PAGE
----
Chicken inasal is an indigenous barbecue chicken recipe that comes from Bacolod, the sugar capital of the Philippines. It is very simple in itself yet highly aromatic. Though it comes from the sugarland, it is not sweet like your usual barbecue.
It was recently reinvented in Manila and served in fast food stalls and restaurants. This is a big no no, according to the natives. Inasal is a street food and has to be eaten in situ: as is and where it was cooked because the street side smells and hubbub forms part of the eating experience.
The marinade starts with the adobo trinity of garlic, vinegar and ground black pepper then to that is added calamansi (also known as calamondin, a local citrus fruit) and lemon grass for an additional citrusy flavour and fragrance.
Most Filipino inihaw (grilled food) is actually as simple as that. It is the flavour of the meat or the seafood that has to come through. The main flavouring is, of course, the charcoal smoke. For added appeal, annato oil is annointed for color. Annato oil adds a yellowish tinge to the cooked food but doesn't have a distinct flavour. Turmeric or yellow food colouring are suitable substitutes. My version sides with the classic recipe adjusted to my own taste_less vinegary, with a hint of sweetness and light soy sauce for extra umami.
Inasal, though eaten with rice is a beer partner. I am not a beer drinker so you'll have try that one out for me.
5 medium or 4 large chicken legs (thigh with the drumstick attached)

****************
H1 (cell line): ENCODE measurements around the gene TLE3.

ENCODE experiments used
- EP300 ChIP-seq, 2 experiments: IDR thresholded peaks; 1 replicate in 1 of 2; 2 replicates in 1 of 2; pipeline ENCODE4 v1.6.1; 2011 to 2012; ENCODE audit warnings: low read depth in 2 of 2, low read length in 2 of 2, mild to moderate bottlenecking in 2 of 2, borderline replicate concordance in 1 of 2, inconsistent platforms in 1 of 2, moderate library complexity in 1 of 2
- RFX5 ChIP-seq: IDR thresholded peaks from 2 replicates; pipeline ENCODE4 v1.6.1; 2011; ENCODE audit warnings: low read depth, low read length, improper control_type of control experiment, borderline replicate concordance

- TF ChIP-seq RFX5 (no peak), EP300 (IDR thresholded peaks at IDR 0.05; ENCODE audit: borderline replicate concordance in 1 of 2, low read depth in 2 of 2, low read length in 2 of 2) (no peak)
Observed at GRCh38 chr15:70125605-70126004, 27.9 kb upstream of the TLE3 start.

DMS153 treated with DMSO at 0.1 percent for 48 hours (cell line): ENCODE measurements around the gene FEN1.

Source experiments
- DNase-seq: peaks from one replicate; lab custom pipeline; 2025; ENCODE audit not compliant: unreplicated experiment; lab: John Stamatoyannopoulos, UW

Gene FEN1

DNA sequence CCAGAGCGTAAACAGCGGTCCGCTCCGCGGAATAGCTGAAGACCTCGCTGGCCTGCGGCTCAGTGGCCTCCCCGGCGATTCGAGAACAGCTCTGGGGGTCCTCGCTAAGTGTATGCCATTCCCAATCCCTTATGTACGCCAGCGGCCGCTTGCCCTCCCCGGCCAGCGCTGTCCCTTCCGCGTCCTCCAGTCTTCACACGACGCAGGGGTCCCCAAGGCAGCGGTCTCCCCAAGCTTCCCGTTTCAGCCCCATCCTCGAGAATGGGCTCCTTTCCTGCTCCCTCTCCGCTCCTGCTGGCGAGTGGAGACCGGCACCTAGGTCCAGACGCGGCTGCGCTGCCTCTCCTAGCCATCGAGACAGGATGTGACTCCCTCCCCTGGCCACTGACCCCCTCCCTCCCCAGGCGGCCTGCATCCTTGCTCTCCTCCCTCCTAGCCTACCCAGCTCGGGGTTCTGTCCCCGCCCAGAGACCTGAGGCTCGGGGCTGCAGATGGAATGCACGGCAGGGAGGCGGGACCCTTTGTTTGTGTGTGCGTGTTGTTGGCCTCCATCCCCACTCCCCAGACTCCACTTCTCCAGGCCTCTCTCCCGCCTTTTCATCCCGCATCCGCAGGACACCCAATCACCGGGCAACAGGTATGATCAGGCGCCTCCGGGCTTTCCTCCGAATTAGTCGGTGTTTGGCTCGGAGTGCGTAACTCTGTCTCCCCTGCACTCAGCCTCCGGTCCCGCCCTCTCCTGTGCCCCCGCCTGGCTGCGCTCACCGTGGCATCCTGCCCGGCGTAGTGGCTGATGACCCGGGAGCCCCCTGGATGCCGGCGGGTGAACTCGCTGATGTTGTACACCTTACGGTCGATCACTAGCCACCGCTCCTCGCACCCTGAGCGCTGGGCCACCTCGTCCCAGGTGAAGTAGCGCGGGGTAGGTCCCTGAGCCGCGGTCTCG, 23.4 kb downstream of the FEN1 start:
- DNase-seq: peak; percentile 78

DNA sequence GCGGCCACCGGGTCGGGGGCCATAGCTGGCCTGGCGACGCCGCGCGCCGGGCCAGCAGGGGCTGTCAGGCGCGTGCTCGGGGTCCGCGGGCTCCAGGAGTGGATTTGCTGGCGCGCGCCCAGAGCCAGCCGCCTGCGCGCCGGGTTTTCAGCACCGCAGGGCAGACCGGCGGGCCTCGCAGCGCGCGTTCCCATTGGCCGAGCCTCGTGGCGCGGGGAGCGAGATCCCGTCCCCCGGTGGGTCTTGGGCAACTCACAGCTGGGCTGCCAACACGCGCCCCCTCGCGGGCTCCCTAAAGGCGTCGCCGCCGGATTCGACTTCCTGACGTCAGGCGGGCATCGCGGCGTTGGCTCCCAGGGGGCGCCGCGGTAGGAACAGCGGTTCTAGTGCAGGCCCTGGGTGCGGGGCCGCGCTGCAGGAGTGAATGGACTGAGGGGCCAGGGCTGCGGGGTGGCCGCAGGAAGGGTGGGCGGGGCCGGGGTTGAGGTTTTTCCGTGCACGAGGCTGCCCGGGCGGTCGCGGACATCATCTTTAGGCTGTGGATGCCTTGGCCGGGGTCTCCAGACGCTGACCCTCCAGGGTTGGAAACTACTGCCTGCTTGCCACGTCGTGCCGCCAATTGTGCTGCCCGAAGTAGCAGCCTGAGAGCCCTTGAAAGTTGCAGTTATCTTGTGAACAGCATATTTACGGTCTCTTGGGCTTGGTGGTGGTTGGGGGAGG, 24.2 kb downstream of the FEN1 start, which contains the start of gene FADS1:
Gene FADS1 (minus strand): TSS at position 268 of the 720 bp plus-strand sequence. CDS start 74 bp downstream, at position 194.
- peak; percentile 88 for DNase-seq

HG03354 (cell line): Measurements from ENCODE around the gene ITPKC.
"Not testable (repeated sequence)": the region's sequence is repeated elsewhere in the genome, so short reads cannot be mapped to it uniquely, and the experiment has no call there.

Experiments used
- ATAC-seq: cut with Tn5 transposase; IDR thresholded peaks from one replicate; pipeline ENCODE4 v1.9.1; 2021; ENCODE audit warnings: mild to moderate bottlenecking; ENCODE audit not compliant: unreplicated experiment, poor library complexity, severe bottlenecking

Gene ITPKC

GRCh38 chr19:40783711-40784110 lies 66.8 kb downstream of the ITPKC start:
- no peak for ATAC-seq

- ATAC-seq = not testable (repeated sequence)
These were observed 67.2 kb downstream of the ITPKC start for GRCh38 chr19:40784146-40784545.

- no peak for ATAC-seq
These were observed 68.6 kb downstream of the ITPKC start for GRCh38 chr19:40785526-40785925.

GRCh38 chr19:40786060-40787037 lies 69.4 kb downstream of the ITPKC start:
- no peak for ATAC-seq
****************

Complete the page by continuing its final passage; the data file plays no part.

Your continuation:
3 stalks of lemon grass, chopped
4 large cloves of garlic (about 1 1/2 tbsps. chopped)
1 tbsp. coarse sea salt
1 tbsp. grated ginger
1/4 tsp. of freshly ground black pepper
3 tbsps. white wine or cider vinegar
juice of 4 calamansi or rind and juice of 1 lime
2 tbsps. light soy sauce
1 tbsp. coarse sea salt
2 tbsps. annato oil (see recipe below)
2 tbsps. melted butter
2 tbsps. honey
Pound the lemon grass, garlic and sea salt in a mortar and pestle. Transfer to a dish that's large enough to marinate the chicken in.
Add the rest of the ingredients, except for the butter and honey, mix then put in the chicken. Coat the chicken with the marinade, pushing the bits into the cuts.
Leave to aside for one half to an hour.
Grill on a pre-heated barbecue, on medium heat for 15 minutes on each side or until fully cooked.
Mix the butter with the honey and glaze the cooked chicken before serving.
Serve with steamed rice and spiced vinegar.
For the spiced vinegar:
1/2 c. cider or white wine vinegar
4 cloves of garlic, sliced
2 tsp. salt
4 tsps. sugar
Mix together in bowl and serve as a dip for the chicken. This is standard Filipino dipping sauce for any barbecued food.
Heat up 1/2 cup of cooking oil. When hot add 2 tbsps. of annato (achuete) seeds. Take off the heat and leave to steep and cool. Strain the seeds off. Use the oil in recipes.
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